Is my logic sound? And what is a traffic congestion fee?

    edit: Purple Wyrm, Maiden Castle looks gorgeous and we'll definitely be checking it out. Thanks for the recommendation.
    • CommentAuthorFlabyo
    • CommentTimeMay 20th 2011
    The congestion charge is something you have to pay each day that you drive into the center of London. It's an attempt to stop people going in there in cars at all. But as you're not going to be doing that anyway, it doesn't matter.
    • CommentAuthorbadbear
    • CommentTimeMay 20th 2011
    Definitely Fabric for you. Ticks all the boxes. June 3rd looks like it might be a good day to go - £16 on the door.
    I'll ask around though and if i find out about anything cheaper I'll let you know. Most of my old haunts aren't in existance any more so it's a bit difficult to advise but a friend of mine went to Fabric just last week so it can't be too bad.

    Dorset is lovely, you're not going to want to leave. I'm a bit jealous actually...
    • CommentTimeMay 22nd 2011 edited
     (9873.31) want do lots of stuff!

    First if you are in Chiswick you are a stones throw away from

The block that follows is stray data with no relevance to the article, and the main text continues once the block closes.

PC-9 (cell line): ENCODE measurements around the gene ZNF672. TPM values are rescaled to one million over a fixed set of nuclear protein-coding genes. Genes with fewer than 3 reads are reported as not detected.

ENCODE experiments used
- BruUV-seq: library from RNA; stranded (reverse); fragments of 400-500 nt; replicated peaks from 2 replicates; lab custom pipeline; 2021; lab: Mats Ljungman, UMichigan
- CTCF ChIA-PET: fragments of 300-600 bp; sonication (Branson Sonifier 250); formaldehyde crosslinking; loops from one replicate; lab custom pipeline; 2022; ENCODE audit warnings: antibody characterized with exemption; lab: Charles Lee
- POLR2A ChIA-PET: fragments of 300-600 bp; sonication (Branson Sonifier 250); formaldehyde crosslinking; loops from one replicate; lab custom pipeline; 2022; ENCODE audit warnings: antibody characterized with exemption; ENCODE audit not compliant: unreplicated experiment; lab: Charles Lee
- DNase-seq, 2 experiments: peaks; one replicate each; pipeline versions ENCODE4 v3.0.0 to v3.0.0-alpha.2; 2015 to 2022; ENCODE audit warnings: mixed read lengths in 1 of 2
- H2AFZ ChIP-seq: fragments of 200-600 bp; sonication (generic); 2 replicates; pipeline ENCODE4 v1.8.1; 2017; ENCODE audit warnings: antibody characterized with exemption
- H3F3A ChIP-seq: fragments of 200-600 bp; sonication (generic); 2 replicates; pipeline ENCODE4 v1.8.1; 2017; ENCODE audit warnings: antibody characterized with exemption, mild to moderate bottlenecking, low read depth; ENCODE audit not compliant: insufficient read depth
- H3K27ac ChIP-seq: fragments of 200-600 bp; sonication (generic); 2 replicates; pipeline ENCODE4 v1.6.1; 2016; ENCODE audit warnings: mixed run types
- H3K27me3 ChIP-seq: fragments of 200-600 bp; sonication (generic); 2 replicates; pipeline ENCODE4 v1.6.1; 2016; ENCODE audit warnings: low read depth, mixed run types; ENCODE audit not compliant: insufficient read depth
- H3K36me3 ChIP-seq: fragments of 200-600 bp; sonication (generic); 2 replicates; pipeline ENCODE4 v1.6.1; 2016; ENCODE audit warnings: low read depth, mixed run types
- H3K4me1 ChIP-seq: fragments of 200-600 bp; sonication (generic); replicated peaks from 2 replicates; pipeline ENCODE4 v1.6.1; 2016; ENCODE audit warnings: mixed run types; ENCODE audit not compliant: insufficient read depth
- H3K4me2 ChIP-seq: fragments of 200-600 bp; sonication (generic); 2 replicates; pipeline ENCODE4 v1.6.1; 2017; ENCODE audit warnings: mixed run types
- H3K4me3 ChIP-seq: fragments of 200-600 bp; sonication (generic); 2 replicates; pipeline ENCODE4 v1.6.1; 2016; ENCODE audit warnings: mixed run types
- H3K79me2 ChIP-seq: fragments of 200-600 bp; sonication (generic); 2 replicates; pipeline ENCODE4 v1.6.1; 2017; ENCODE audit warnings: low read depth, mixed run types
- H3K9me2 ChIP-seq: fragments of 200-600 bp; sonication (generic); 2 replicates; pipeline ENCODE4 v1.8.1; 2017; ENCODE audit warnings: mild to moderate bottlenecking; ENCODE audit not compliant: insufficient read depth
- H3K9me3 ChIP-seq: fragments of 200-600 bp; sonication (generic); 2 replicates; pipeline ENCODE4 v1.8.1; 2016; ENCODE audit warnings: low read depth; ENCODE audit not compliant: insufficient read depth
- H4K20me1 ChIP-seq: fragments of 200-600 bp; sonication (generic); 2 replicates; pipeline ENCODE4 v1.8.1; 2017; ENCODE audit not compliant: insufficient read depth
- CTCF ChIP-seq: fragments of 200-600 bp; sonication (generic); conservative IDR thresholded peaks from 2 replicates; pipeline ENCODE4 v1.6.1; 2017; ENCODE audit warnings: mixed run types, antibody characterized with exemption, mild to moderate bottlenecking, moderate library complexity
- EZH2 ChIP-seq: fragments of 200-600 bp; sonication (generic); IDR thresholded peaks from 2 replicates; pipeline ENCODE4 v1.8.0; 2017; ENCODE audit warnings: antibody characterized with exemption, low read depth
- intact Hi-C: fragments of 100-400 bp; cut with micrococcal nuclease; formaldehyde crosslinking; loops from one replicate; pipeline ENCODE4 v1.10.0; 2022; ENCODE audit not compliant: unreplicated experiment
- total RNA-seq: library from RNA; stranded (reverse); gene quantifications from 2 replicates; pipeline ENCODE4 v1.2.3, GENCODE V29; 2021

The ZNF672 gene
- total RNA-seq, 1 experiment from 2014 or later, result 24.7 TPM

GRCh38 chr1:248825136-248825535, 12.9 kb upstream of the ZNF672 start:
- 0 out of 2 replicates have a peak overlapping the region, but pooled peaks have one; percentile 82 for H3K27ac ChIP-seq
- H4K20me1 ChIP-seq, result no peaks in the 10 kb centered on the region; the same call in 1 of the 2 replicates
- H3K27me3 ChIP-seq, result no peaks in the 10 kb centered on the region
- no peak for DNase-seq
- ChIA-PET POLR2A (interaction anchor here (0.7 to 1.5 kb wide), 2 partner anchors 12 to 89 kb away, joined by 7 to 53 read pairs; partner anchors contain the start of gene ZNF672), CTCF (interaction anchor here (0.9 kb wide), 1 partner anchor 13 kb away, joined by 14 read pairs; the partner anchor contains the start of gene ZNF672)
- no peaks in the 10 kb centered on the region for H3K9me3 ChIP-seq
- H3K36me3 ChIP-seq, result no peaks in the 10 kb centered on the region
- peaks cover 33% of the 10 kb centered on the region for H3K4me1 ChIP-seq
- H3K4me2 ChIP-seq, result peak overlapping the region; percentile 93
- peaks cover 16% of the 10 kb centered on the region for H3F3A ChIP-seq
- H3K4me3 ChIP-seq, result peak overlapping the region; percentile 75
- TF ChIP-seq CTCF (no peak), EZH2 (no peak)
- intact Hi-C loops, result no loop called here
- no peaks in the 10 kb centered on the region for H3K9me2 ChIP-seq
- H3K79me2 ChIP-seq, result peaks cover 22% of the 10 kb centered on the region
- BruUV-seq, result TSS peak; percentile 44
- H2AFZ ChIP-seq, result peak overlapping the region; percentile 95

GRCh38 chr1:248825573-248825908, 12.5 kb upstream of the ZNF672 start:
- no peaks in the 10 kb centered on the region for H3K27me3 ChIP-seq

Richmond and Kew Gardens.

    Goto richmond for a lazy riverside walk, there are cafes and
    stuff next to the river...great in the summer.Just walk out of richmond
    station and ask where the river is...


    Kew Gardens is like a huge botanical park with huge glass houses each simulating an
    environment on earth (desert, jungle etc). They have ancient plants of every type.
    Alot that are extinct and just don't exist in the outside world.
    The giant Lilly Pads are awesome too. You'll never see the whole of it in one vist.
    These are more around the corner from you than a trip into London.

    Kew Gardens.

    If you do go into London do check out the galleries, they are no joke.And all free!
    The National Portrait Gallery,
    and the national gallery are good.

    As for clubbing... the reason why everyone is reluctant to give you totally definative
    answers is that London has too many clubs, is too diverse in styles. Pick up Time out magazine
    and choose one that you like and go for it.Fabric is legendery especially if you really like house music.